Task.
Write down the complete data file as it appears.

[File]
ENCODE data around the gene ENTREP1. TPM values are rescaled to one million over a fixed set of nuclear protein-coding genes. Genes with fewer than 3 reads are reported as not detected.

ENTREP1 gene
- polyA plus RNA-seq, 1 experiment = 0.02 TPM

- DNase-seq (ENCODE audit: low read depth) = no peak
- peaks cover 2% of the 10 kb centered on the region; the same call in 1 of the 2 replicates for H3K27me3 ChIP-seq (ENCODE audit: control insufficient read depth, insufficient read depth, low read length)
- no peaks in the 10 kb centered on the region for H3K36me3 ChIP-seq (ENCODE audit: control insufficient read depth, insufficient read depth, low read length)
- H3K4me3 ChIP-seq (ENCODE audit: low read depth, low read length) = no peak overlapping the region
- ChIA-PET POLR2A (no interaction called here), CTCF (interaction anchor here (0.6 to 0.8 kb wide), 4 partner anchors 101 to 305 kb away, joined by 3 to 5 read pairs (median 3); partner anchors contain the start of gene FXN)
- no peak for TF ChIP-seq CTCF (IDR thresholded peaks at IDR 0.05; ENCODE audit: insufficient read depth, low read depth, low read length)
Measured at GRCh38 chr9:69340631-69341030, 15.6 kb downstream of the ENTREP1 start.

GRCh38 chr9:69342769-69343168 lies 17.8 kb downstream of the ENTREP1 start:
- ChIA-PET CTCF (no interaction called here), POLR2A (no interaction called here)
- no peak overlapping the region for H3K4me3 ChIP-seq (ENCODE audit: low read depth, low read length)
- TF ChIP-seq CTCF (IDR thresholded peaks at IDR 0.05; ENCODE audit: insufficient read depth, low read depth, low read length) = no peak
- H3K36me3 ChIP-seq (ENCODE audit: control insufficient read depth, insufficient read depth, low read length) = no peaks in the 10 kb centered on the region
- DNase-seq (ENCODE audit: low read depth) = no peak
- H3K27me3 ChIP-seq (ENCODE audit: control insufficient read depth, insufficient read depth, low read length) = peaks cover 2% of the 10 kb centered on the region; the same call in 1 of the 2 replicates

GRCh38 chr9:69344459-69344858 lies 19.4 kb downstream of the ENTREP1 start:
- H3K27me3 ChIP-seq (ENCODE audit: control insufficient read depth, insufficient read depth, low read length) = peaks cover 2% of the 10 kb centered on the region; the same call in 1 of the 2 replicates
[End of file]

ENCODE data around the gene ENTREP1. TPM values are rescaled to one million over a fixed set of nuclear protein-coding genes. Genes with fewer than 3 reads are reported as not detected.

ENTREP1 gene
- polyA plus RNA-seq, 1 experiment = 0.02 TPM

- DNase-seq (ENCODE audit: low read depth) = no peak
- peaks cover 2% of the 10 kb centered on the region; the same call in 1 of the 2 replicates for H3K27me3 ChIP-seq (ENCODE audit: control insufficient read depth, insufficient read depth, low read length)
- no peaks in the 10 kb centered on the region for H3K36me3 ChIP-seq (ENCODE audit: control insufficient read depth, insufficient read depth, low read length)
- H3K4me3 ChIP-seq (ENCODE audit: low read depth, low read length) = no peak overlapping the region
- ChIA-PET POLR2A (no interaction called here), CTCF (interaction anchor here (0.6 to 0.8 kb wide), 4 partner anchors 101 to 305 kb away, joined by 3 to 5 read pairs (median 3); partner anchors contain the start of gene FXN)
- no peak for TF ChIP-seq CTCF (IDR thresholded peaks at IDR 0.05; ENCODE audit: insufficient read depth, low read depth, low read length)
Measured at GRCh38 chr9:69340631-69341030, 15.6 kb downstream of the ENTREP1 start.

GRCh38 chr9:69342769-69343168 lies 17.8 kb downstream of the ENTREP1 start:
- ChIA-PET CTCF (no interaction called here), POLR2A (no interaction called here)
- no peak overlapping the region for H3K4me3 ChIP-seq (ENCODE audit: low read depth, low read length)
- TF ChIP-seq CTCF (IDR thresholded peaks at IDR 0.05; ENCODE audit: insufficient read depth, low read depth, low read length) = no peak
- H3K36me3 ChIP-seq (ENCODE audit: control insufficient read depth, insufficient read depth, low read length) = no peaks in the 10 kb centered on the region
- DNase-seq (ENCODE audit: low read depth) = no peak
- H3K27me3 ChIP-seq (ENCODE audit: control insufficient read depth, insufficient read depth, low read length) = peaks cover 2% of the 10 kb centered on the region; the same call in 1 of the 2 replicates

GRCh38 chr9:69344459-69344858 lies 19.4 kb downstream of the ENTREP1 start:
- H3K27me3 ChIP-seq (ENCODE audit: control insufficient read depth, insufficient read depth, low read length) = peaks cover 2% of the 10 kb centered on the region; the same call in 1 of the 2 replicates